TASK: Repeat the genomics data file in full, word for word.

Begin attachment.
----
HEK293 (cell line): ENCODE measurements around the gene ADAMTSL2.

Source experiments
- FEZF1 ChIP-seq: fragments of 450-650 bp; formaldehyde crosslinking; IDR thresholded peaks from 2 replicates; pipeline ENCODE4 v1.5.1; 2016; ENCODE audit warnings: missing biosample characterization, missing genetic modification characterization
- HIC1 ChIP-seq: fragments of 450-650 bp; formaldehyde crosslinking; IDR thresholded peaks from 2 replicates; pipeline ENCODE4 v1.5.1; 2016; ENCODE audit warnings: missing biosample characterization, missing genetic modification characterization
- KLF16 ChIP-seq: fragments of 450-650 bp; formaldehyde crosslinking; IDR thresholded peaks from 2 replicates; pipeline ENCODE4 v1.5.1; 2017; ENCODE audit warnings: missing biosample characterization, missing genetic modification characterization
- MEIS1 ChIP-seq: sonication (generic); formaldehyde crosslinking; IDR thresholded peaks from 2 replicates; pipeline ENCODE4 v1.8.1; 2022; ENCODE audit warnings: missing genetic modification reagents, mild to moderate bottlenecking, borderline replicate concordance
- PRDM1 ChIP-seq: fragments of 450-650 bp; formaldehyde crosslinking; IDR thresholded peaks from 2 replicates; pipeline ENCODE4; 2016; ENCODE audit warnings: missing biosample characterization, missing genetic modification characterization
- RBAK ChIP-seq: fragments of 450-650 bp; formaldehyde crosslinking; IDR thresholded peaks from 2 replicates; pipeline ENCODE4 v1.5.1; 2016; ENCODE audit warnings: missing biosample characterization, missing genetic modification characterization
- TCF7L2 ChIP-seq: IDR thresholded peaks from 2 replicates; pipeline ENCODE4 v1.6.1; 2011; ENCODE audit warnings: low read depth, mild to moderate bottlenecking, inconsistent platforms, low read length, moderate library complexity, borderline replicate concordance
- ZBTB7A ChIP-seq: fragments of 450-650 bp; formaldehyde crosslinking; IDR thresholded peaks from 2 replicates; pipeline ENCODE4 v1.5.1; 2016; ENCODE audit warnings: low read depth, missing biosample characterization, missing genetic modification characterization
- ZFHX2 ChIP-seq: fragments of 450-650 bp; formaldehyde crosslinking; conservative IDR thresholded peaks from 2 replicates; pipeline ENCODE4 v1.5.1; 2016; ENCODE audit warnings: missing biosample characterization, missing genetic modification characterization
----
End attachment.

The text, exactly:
HEK293 (cell line): ENCODE measurements around the gene ADAMTSL2.

Source experiments
- FEZF1 ChIP-seq: fragments of 450-650 bp; formaldehyde crosslinking; IDR thresholded peaks from 2 replicates; pipeline ENCODE4 v1.5.1; 2016; ENCODE audit warnings: missing biosample characterization, missing genetic modification characterization
- HIC1 ChIP-seq: fragments of 450-650 bp; formaldehyde crosslinking; IDR thresholded peaks from 2 replicates; pipeline ENCODE4 v1.5.1; 2016; ENCODE audit warnings: missing biosample characterization, missing genetic modification characterization
- KLF16 ChIP-seq: fragments of 450-650 bp; formaldehyde crosslinking; IDR thresholded peaks from 2 replicates; pipeline ENCODE4 v1.5.1; 2017; ENCODE audit warnings: missing biosample characterization, missing genetic modification characterization
- MEIS1 ChIP-seq: sonication (generic); formaldehyde crosslinking; IDR thresholded peaks from 2 replicates; pipeline ENCODE4 v1.8.1; 2022; ENCODE audit warnings: missing genetic modification reagents, mild to moderate bottlenecking, borderline replicate concordance
- PRDM1 ChIP-seq: fragments of 450-650 bp; formaldehyde crosslinking; IDR thresholded peaks from 2 replicates; pipeline ENCODE4; 2016; ENCODE audit warnings: missing biosample characterization, missing genetic modification characterization
- RBAK ChIP-seq: fragments of 450-650 bp; formaldehyde crosslinking; IDR thresholded peaks from 2 replicates; pipeline ENCODE4 v1.5.1; 2016; ENCODE audit warnings: missing biosample characterization, missing genetic modification characterization
- TCF7L2 ChIP-seq: IDR thresholded peaks from 2 replicates; pipeline ENCODE4 v1.6.1; 2011; ENCODE audit warnings: low read depth, mild to moderate bottlenecking, inconsistent platforms, low read length, moderate library complexity, borderline replicate concordance
- ZBTB7A ChIP-seq: fragments of 450-650 bp; formaldehyde crosslinking; IDR thresholded peaks from 2 replicates; pipeline ENCODE4 v1.5.1; 2016; ENCODE audit warnings: low read depth, missing biosample characterization, missing genetic modification characterization
- ZFHX2 ChIP-seq: fragments of 450-650 bp; formaldehyde crosslinking; conservative IDR thresholded peaks from 2 replicates; pipeline ENCODE4 v1.5.1; 2016; ENCODE audit warnings: missing biosample characterization, missing genetic modification characterization